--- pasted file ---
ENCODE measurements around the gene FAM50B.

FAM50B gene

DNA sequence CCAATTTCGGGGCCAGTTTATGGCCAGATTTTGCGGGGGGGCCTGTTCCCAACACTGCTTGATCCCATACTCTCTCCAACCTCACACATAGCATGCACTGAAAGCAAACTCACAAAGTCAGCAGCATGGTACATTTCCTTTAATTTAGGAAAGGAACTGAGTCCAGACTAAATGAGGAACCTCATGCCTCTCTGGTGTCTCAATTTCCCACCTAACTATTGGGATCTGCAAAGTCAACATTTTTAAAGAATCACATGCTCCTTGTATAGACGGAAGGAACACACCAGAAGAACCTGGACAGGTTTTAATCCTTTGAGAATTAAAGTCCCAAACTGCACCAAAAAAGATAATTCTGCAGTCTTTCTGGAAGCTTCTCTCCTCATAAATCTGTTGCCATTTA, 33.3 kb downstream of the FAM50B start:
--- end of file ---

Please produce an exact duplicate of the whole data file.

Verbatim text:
ENCODE measurements around the gene FAM50B.

FAM50B gene

DNA sequence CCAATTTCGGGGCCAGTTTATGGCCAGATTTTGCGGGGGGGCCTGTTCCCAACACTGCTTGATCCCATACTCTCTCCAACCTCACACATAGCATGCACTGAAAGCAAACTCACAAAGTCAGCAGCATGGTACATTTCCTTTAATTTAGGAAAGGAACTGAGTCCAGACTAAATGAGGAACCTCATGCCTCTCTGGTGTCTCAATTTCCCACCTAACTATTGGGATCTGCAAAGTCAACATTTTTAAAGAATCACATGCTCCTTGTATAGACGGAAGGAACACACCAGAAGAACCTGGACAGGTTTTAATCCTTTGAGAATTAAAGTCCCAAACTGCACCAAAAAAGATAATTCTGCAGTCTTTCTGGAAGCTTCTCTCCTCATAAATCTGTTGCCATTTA, 33.3 kb downstream of the FAM50B start: